Sunday , November 19 2017
We don’t know what skills and knowledge this generation of learners will need to thrive in the future. This is the reason educationalists and futurists are suggesting we teach them how to learn things for themselves instead.

Experts agree: schools not preparing students for twenty-first century

 The latest report by Mitchell Institute at Victoria University finds school leavers are not graduating with the skills they need to become successful adults.

The report’s co-author, Megan O’Connell said unless schools broaden learning objectives, many students will fail to become capable, successful adults – putting Australia’s social and economic wellbeing at risk.

“Our education system was formed in the manufacturing era, it was not designed to teach students how to navigate complex environments and multiple careers,” Ms O’Connell explained.

“Young people need different skill sets to what is taught in the traditional curriculum if they are to thrive in high-tech, global, competitive job markets.

“Our basic education model hasn’t grown with the broader economy. Many young people are being left behind and without significant change, we can expect to see more missing out in the future.”

The report finds that school leavers are taking longer to find permanent jobs, and around 60 percent of young people are turning to unpaid work experience to try to advance their careers.

It also shows a mismatch between study decisions and employment opportunities for students who choose tertiary pathways, with fewer university and vocational education and training (VET) graduates finding work in their chosen fields. Last year, around 70 per cent of bachelor graduates and only a third of VET graduates found full-time employment in fields they had studied and trained in.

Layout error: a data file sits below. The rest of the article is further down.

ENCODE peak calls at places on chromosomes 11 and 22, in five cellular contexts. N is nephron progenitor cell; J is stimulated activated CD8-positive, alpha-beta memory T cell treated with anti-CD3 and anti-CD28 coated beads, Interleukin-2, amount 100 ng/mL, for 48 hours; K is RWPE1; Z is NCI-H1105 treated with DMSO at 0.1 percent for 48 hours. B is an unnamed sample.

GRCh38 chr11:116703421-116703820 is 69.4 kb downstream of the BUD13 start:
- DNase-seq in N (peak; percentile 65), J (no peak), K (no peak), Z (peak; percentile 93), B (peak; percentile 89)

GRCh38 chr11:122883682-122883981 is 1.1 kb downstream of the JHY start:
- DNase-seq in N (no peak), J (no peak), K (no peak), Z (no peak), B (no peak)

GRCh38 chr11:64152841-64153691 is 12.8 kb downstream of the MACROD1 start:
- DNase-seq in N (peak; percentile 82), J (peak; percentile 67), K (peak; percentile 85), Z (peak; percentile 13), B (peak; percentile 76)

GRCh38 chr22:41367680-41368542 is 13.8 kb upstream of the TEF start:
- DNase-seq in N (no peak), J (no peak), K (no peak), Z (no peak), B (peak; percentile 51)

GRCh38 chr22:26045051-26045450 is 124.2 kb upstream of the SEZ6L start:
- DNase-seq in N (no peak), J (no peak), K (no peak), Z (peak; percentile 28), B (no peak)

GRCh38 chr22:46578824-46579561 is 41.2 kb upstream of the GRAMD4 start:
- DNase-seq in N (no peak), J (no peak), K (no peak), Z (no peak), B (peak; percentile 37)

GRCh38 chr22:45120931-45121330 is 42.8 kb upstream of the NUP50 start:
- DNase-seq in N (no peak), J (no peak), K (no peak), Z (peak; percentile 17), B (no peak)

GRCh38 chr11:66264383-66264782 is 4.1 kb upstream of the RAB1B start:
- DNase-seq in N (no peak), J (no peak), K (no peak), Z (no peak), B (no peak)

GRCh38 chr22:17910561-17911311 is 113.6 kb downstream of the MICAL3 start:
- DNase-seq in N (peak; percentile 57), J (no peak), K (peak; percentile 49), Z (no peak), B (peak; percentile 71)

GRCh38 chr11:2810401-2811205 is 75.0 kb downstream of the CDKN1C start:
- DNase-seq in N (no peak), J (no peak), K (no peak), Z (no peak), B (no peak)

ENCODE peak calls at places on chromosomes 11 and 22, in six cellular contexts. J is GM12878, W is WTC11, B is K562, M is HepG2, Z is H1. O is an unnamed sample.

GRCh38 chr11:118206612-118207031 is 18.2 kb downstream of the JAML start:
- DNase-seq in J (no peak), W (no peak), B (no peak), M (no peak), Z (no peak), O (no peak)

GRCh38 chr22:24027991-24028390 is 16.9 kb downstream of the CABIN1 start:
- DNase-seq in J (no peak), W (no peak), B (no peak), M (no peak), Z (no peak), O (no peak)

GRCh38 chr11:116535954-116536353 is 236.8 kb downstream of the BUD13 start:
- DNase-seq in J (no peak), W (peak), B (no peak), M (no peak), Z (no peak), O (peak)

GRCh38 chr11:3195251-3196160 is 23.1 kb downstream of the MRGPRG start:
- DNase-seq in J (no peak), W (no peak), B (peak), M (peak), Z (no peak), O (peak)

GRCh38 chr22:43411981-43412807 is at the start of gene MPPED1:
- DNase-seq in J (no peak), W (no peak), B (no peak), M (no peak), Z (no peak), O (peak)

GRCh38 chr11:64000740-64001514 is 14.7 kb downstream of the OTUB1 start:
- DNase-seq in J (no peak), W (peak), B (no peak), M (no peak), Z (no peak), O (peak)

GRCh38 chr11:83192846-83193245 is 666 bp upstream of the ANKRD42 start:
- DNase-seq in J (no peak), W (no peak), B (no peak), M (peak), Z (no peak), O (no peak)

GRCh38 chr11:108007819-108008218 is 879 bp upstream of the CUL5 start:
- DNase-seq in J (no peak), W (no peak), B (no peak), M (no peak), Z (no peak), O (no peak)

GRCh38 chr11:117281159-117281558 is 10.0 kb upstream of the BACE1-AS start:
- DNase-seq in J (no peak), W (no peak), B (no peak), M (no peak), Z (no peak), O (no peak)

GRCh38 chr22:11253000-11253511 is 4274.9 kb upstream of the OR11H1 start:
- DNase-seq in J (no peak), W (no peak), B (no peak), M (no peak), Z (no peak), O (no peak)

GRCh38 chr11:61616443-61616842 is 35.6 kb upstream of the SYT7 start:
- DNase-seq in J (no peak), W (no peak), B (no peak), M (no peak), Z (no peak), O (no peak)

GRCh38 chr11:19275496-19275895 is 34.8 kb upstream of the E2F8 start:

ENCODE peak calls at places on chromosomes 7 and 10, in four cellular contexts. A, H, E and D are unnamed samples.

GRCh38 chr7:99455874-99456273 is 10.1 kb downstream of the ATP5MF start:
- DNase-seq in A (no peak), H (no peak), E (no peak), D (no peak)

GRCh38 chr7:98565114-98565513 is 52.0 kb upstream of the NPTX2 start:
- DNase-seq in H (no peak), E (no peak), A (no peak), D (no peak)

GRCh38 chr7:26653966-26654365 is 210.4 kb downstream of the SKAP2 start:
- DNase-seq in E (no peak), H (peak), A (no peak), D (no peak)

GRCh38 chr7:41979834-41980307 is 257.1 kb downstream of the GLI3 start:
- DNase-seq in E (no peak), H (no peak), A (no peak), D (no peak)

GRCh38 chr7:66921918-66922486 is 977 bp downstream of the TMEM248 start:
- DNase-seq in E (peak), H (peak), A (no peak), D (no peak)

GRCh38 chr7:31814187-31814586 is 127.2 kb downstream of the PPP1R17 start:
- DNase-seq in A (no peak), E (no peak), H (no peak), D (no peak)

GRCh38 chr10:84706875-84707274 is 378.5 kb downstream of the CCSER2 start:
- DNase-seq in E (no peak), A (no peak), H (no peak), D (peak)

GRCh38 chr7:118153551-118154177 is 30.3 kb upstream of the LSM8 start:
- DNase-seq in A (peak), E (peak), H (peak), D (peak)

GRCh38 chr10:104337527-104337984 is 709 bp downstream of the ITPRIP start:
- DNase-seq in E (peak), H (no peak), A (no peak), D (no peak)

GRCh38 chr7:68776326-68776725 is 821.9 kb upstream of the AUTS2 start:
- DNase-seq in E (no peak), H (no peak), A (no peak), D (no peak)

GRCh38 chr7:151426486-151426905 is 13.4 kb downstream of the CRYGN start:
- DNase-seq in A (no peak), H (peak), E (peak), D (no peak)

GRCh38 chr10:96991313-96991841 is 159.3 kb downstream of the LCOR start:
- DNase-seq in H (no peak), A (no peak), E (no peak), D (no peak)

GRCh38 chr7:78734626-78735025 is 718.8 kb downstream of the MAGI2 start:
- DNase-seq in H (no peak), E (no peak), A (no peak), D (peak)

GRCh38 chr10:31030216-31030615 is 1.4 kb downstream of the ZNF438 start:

Mitchell Institute recently brought together leaders in government, education and industry from across the country to consider what is contributing to this issue. The diverse group agreed unanimously that Australia’s education system focuses too narrowly on traditional knowledge and urgently needs to change.

Mitchell International Fellow, Professor Bill Lucas, suggested that one way forward is to prioritise capabilities like creativity, critical thinking, curiosity and communication skills in school curriculum.

“Young people need to bring more than knowledge to the modern workforce. If you struggle to solve problems, collaborate or come up with new ideas, you won’t fare well in today’s or tomorrow’s job markets,” Professor Lucas said.

“Schools could play a leading role in developing capabilities in students that will help them thrive as adults. It is time to accept that what students have learned for decades is no longer enough – it is time to change.”

The report says debate has moved from whether capabilities are worthwhile and can be taught, to accepting their value and trialling how to teach and assess them. It recommends capabilities be reported at a national level, assessed in schools, discussed with parents and contribute to ATARs.

These experts are not alone in their concern. In our recent article on the future of education, featuring Professor Sugata Mitra, we highlighted that don’t know what skills and knowledge this generation of learners will need to thrive in the future.

This is the reason educationalists and futurists are suggesting we teach them how to learn things for themselves instead.

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